The British government has successfully countered the Covid second wave, but the crisis over Liberty Steel could deal a body blow to the economic recovery slowly getting underway. Liberty Steel owned by billionaire Sanjeev Gupta, is in deep crisis after its major source of funds Greensill Capital, filed for bankruptcy earlier this month. Gupta has borrowed $5 billion from Greensill which he is in no position to repay. With 5,000 jobs at stake, Gupta is trying to negotiate a “payment standstill agreement” with the lender and restructure finances.
The British government had earlier rejected Gupta’s request for $234 million bailout but with so many jobs on the line and pressure from the unions, there’s speculation nationalisation could be on the cards. Business Secretary Kwasi Kwarteng hinted to the BBC: “All options are on the table, the steel industry has a future in the UK.”
The problem for the British government is there’s a bad smell attached to bailing out billionaire industrialists. In this case, former prime minister David Cameron worked for Greensill Capital in 2018, two years after losing his job at Downing Street. There are rumours that he personally texted Chancellor Rishi Sunak to lobby on Greensill’s behalf and that he requested taxpayer’s money to help fund the company and thus indirectly benefitting Gupta.
The opposition Labour party that has been unable so far to pin anything concrete on ‘Teflon’ Boris have scented blood. Shadow Chancellor Anneliese Dodds warned against using taxpayers money to bail out Greensill Capital and Gupta. She wrote. “Rishi Sunak is the guardian of public money. We need to know that he’s being careful with it. That’s why we’ve called for a full, transparent and thorough investigation into the decision to accredit Greensill to the CLBILS scheme. We need answers.”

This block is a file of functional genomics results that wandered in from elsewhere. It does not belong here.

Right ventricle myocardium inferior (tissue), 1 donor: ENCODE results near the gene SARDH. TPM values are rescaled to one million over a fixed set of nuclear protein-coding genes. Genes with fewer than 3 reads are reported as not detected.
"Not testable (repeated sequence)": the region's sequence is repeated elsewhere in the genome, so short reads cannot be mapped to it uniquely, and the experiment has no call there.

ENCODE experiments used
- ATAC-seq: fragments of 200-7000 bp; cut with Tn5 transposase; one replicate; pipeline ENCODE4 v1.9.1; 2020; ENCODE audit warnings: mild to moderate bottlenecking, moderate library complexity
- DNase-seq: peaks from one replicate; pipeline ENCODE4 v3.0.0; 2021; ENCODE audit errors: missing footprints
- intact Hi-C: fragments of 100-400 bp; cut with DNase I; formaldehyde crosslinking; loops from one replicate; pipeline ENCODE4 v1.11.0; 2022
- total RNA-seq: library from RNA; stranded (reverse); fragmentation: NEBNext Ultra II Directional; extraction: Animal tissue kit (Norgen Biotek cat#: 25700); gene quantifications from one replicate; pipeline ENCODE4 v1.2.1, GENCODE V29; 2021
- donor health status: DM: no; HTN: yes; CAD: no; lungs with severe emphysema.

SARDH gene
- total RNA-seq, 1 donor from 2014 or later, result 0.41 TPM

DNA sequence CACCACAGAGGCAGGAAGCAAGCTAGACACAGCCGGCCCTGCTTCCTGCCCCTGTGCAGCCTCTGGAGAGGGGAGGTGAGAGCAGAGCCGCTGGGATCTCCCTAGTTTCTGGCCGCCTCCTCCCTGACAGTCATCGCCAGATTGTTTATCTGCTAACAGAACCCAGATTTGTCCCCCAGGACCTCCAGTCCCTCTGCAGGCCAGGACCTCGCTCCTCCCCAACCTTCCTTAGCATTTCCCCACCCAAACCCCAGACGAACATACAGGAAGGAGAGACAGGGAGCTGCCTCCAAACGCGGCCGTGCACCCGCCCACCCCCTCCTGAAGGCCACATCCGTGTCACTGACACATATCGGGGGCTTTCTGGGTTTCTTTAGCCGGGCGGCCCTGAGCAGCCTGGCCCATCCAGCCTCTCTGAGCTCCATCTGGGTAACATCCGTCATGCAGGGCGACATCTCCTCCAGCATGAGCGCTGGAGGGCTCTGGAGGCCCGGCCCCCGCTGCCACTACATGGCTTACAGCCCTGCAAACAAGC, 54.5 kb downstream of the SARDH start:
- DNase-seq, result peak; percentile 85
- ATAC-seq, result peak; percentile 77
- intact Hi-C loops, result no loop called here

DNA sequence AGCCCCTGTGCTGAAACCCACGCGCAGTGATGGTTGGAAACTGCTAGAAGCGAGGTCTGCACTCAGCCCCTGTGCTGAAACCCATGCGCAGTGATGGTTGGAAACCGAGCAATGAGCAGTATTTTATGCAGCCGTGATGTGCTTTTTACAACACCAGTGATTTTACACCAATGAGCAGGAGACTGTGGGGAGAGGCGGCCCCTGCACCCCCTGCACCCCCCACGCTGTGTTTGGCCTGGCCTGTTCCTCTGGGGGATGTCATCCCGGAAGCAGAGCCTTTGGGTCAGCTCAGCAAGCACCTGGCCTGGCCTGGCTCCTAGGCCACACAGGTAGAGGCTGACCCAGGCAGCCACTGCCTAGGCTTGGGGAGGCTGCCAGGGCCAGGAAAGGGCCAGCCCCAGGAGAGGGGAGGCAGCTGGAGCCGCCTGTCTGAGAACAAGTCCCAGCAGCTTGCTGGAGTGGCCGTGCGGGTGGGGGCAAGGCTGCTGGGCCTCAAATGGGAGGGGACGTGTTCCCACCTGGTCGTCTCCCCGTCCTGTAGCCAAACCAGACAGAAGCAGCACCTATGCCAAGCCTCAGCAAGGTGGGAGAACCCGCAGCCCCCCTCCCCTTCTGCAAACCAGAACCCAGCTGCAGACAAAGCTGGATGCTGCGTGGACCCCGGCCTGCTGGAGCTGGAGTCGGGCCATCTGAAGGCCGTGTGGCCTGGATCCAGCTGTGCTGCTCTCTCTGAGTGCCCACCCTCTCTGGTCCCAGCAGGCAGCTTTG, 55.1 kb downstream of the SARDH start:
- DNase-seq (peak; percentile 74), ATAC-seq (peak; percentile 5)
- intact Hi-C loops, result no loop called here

CLBILS stands for Coronavirus Large Business Interruption Loan Scheme that facilitates access to finance for medium-sized and larger businesses affected by the coronavirus outbreak. But because of their size neither Greensill Capital nor Gupta have been considered eligible for taxpayers’ money to be used as loans. The fact that a former British PM may be involved would also make any loan political suicide.
The government has stoutly defended Cameron. Kwasi Kwarteng said “David Cameron did absolutely nothing wrong”, and it was time to “just move on. People have looked into his role, people looked into the fact that he may or may not have contacted people, officials in the Treasury.” He added, “As far as I know, everything was above board and he’s been largely exonerated.”
Cameron has been exonerated by the Registrar of Consultant Lobbyists – a body that investigates transparency in lobbying – but the media headlines and political pressure for transparency hasn’t ended. So the former British PM, Lex Greensill, founder of Greensill Capital and Sanjeev Gupta will find the coming days very difficult indeed as they struggle to get back on their feet.